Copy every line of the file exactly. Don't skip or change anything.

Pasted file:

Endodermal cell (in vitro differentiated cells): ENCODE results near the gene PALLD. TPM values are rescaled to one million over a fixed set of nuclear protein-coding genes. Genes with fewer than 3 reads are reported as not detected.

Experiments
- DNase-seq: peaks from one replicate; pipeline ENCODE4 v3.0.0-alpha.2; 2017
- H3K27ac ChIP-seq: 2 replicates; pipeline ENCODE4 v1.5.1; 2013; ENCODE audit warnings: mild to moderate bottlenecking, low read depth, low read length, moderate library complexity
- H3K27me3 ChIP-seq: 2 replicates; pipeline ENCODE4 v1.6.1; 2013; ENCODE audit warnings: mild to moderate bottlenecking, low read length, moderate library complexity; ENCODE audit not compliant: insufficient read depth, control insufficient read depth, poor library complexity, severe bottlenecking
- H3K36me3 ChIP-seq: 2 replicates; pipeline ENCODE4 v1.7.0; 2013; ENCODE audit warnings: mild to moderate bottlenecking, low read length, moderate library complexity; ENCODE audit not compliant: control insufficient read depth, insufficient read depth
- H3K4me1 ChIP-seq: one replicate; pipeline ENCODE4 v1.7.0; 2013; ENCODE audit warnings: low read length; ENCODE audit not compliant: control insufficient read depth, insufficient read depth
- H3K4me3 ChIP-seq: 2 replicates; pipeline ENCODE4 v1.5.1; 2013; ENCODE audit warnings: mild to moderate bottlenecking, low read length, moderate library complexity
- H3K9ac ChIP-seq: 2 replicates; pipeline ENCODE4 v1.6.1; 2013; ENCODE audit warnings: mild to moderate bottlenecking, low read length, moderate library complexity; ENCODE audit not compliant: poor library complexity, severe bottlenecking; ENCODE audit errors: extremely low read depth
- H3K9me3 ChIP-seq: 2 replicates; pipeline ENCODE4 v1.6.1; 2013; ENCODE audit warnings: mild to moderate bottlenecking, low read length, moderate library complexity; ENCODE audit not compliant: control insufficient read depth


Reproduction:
Endodermal cell (in vitro differentiated cells): ENCODE results near the gene PALLD. TPM values are rescaled to one million over a fixed set of nuclear protein-coding genes. Genes with fewer than 3 reads are reported as not detected.

Experiments
- DNase-seq: peaks from one replicate; pipeline ENCODE4 v3.0.0-alpha.2; 2017
- H3K27ac ChIP-seq: 2 replicates; pipeline ENCODE4 v1.5.1; 2013; ENCODE audit warnings: mild to moderate bottlenecking, low read depth, low read length, moderate library complexity
- H3K27me3 ChIP-seq: 2 replicates; pipeline ENCODE4 v1.6.1; 2013; ENCODE audit warnings: mild to moderate bottlenecking, low read length, moderate library complexity; ENCODE audit not compliant: insufficient read depth, control insufficient read depth, poor library complexity, severe bottlenecking
- H3K36me3 ChIP-seq: 2 replicates; pipeline ENCODE4 v1.7.0; 2013; ENCODE audit warnings: mild to moderate bottlenecking, low read length, moderate library complexity; ENCODE audit not compliant: control insufficient read depth, insufficient read depth
- H3K4me1 ChIP-seq: one replicate; pipeline ENCODE4 v1.7.0; 2013; ENCODE audit warnings: low read length; ENCODE audit not compliant: control insufficient read depth, insufficient read depth
- H3K4me3 ChIP-seq: 2 replicates; pipeline ENCODE4 v1.5.1; 2013; ENCODE audit warnings: mild to moderate bottlenecking, low read length, moderate library complexity
- H3K9ac ChIP-seq: 2 replicates; pipeline ENCODE4 v1.6.1; 2013; ENCODE audit warnings: mild to moderate bottlenecking, low read length, moderate library complexity; ENCODE audit not compliant: poor library complexity, severe bottlenecking; ENCODE audit errors: extremely low read depth
- H3K9me3 ChIP-seq: 2 replicates; pipeline ENCODE4 v1.6.1; 2013; ENCODE audit warnings: mild to moderate bottlenecking, low read length, moderate library complexity; ENCODE audit not compliant: control insufficient read depth